Sure, there are lots of home remedies to stop the itching after the fact, but to me, prevention is much better than cure. I don’t, however, like using too many chemicals. So if you feel like I do, I foresee some great celebrations in your near future as you learn that you can actually use plants to repel these evil insects. Not only will you finally stop scratching, but your home and garden will look lovely! If you need any further help, our master list of gardening tips is sure have some answers.
If it seems as if these plants still aren’t giving you the sweet relief you need so badly, then you can crush up the leaves and either scatter them around the bad spots in or around your home, or you can rub them on your skin. When crushed, the mosquito-repellent oils and scents are better released, thus giving you much more effective ammunition.
This one should sound familiar because citronella oil is actually one of the main components in mosquito repellant products; its strong scent masks the other scents that would normally attract mosquitoes. You can plant this low-maintenance life-saver directly in your garden, or in pots to keep around the porch.
Not only will mosquitoes be repulsed by marigolds, but the pretty flowers will certainly brighten up your yard! These should be placed around your house like a border; they’ll create something of a force field that will stop mosquitoes from entering.
Most of us crazy cat ladies know catnip as the kitty version of drugs, but it’s actually also a fantastic mosquito repellant. Some studies have actually found that it’s actually much more effective than the main chemical used in most insect repellants (DEET). Just keep in mind that this plant will most likely attract cats (to me, that’s a pro, not a con!).
The smell of lavender is known for its calming effects on people, and you’ll definitely be feeling a lot calmer once you’re rid of the damn mosquitoes! We love the smell, but they hate it. You can actually keep these indoors as long as the plant is set by a window that gets sun. It’ll brighten up your home in more ways than one thanks to its antidepressant properties, drinking lavender-infused tea or adding it to your bath can ease away tension.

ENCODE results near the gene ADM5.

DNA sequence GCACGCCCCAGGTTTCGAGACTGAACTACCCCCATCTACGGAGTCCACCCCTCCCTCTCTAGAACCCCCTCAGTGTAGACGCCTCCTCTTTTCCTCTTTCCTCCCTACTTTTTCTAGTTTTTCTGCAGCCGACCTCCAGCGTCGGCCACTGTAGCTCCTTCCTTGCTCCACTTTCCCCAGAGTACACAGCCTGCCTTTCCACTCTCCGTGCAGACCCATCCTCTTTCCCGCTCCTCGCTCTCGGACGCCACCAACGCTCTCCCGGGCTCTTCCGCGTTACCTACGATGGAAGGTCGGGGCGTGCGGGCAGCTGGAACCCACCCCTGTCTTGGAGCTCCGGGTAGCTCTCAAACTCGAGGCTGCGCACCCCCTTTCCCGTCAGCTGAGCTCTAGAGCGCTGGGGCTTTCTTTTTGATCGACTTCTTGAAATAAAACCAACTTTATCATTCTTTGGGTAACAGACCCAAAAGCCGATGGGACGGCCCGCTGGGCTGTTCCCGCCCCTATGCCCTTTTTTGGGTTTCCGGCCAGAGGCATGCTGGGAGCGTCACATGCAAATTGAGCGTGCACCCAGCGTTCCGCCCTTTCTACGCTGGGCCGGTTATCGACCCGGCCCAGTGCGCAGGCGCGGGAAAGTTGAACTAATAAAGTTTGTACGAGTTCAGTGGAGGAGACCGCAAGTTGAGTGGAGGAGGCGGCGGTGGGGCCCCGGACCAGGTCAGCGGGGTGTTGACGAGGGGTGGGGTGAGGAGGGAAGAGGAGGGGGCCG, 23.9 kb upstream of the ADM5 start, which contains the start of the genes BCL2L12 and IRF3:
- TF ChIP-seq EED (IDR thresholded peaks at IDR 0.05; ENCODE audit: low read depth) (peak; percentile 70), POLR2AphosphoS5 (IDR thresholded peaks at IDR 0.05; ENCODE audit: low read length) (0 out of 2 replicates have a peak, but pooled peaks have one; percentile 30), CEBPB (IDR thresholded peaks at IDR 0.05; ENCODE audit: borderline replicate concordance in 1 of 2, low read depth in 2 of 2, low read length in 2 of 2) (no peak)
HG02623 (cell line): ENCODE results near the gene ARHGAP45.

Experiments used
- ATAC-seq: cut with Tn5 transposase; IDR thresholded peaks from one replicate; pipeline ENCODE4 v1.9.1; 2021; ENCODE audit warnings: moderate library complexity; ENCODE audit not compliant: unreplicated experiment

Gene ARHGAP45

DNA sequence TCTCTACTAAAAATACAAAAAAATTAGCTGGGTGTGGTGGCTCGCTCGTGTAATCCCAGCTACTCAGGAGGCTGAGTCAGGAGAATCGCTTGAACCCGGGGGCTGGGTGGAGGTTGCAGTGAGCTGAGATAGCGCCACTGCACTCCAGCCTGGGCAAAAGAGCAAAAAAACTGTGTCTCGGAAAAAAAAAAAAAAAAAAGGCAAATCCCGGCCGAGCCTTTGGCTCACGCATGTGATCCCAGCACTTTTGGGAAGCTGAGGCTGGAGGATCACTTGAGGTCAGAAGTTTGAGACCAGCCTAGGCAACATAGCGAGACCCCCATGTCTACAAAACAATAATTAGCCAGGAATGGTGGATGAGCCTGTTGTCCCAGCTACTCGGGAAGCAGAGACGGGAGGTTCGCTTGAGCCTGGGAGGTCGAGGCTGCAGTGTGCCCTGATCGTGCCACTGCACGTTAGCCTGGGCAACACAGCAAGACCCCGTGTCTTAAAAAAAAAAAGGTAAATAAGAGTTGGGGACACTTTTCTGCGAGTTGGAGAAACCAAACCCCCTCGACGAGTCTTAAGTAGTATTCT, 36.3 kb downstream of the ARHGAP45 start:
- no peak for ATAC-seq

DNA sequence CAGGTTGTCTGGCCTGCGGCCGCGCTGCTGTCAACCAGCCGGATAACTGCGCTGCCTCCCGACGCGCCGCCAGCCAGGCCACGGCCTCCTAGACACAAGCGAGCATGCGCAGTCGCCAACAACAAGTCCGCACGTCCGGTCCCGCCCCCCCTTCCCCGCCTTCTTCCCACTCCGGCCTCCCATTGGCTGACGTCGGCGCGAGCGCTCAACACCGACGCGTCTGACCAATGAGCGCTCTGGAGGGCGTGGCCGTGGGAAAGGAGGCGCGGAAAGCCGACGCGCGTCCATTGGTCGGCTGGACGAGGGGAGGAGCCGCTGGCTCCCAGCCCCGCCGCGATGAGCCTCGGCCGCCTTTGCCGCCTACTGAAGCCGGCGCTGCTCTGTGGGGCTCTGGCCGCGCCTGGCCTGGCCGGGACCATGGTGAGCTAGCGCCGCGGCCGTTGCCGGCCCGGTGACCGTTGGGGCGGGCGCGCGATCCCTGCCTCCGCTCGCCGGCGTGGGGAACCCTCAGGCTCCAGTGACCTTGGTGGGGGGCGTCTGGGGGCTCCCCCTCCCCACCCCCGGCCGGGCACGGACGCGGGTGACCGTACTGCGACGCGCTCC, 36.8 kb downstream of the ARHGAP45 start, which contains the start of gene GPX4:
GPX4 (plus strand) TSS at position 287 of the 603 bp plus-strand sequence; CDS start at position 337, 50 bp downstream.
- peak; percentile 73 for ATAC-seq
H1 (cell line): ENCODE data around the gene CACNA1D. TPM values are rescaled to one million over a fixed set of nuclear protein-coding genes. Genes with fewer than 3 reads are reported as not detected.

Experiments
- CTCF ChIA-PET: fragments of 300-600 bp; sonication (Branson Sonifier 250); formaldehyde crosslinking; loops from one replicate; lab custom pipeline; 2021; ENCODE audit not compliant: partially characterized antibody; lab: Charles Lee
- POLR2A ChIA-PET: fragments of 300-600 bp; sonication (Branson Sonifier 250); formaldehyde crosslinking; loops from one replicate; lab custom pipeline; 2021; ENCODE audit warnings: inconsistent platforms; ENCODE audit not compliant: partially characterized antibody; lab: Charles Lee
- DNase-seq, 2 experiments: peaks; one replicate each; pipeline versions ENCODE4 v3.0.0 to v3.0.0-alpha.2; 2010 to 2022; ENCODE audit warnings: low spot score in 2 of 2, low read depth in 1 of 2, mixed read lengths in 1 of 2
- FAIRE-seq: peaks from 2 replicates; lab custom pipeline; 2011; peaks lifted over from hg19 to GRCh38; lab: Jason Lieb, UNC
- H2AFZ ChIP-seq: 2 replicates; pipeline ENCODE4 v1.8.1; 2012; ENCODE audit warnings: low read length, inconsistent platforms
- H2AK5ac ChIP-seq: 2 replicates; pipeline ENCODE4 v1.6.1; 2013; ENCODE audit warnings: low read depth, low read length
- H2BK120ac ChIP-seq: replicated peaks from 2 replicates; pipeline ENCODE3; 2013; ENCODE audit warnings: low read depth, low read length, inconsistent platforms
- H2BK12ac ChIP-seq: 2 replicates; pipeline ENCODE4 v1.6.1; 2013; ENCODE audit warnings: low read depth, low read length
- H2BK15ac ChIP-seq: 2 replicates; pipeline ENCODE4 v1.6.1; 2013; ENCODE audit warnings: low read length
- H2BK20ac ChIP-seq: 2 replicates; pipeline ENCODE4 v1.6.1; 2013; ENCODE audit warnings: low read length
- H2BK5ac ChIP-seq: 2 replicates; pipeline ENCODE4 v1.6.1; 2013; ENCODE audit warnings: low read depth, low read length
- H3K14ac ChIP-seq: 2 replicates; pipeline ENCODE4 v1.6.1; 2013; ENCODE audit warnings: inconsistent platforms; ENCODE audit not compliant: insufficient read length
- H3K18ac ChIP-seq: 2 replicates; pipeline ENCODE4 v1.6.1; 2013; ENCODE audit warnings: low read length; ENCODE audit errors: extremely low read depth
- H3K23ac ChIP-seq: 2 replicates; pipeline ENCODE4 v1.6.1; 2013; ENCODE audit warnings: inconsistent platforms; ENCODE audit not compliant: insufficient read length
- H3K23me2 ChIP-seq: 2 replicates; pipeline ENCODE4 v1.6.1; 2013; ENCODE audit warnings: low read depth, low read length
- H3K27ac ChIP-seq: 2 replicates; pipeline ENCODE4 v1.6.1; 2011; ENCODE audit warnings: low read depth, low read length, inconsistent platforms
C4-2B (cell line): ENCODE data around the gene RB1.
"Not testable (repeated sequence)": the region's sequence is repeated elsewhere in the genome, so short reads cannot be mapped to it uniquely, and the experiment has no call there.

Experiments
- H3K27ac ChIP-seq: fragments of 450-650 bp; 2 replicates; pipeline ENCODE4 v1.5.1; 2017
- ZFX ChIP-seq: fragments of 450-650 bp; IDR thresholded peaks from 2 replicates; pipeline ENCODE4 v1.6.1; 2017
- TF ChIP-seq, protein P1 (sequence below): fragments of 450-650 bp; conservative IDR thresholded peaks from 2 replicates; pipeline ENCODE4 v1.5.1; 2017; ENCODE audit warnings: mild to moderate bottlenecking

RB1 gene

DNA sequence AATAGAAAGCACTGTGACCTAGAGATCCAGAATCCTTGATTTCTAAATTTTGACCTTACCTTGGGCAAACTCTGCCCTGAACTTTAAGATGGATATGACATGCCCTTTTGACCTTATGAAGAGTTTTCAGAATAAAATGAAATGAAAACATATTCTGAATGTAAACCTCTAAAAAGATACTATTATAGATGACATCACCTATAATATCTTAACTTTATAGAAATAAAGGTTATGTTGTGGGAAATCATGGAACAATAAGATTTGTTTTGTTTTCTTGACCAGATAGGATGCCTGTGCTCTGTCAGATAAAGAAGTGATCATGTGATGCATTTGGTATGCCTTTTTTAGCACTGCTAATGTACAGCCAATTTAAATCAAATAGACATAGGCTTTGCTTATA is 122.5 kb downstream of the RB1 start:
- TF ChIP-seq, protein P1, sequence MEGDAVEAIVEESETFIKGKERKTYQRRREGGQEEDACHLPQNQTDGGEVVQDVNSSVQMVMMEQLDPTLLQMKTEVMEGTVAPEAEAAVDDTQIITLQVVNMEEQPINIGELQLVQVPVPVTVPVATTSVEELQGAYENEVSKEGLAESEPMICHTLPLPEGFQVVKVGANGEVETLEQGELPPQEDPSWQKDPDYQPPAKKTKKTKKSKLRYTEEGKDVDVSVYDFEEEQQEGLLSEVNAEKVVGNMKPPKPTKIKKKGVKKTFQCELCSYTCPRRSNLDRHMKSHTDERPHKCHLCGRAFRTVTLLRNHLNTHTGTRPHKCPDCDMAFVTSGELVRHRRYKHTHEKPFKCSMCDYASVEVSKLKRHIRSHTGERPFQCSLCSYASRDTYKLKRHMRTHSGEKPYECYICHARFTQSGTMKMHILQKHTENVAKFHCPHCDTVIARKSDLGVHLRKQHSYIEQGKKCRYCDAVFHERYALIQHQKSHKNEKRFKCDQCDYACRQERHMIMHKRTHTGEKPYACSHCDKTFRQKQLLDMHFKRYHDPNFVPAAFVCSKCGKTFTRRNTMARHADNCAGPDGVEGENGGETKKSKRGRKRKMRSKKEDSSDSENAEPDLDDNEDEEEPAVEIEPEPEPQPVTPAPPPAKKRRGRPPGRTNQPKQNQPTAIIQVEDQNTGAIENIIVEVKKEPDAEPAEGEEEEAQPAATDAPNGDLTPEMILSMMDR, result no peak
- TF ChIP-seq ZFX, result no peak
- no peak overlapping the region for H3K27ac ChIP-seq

I absolutely love cooking with rosemary, so why not grow it myself and score on multiple benefits? This aromatic herb can also be kept indoors, so you can pick off a few sprigs when cooking right from your kitchen; it’s also easy to maintain as it doesn’t need all that much water.
Peppermint is another multi-purpose herb that you can use both in your food (mojitos, anyone?) and to keep the itchiness away. That lovely fresh smell is an added bonus! And if you do still manage to get bitten at someone else’s house, you can rub the leaves on the affected area for some itch relief. And make some tea while you’re at it!
Pennyroyal blooms pretty little flowers and while it deters mosquitoes and other pests like fleas, it will attract butterflies. Despite its lovely appearance, it is best that you not ingest that plant; its primary function should be to save you from the buzzing pests.
As much as I would love to tell you that eating garlic keeps the vampiric bugs away, I’m afraid this is not an excuse to eat more of the stuff. Having it around your house will help though. You don’t even have to grow it, just cut it up and sprinkle outside.
Ah basil! I’ve been growing this for some time now because I use it practically every meal, not to mention all the pesto I get to make! A bit of basil in and around your home will help deter those mosquitoes.
Geranium is one of my favorite plants because of the way it grows: put it in a hanging pot and it’ll extend downwards over the container – what a stunning sight! Of course, now that I’ve learnt it keeps mosquitoes away from me, I love it even more.
This plant is easily recognizable by its vibrant flowers. It secretes coumarin which the pesky pests hate so much that it’s actually widely used in regular mosquito repellents. Take note though, that these leaves should not be rubbed on the skin.
Lemon balm is actually part of the mint family but it has a nice lemony smell and taste. While bees and butterflies like this plant, mosquitoes hate it! Lemon balm grows like a weed, so if you plant it in your garden it’ll spread and take out, so it’s best to keep it contained in a pot, set around your patio or wherever you see fit.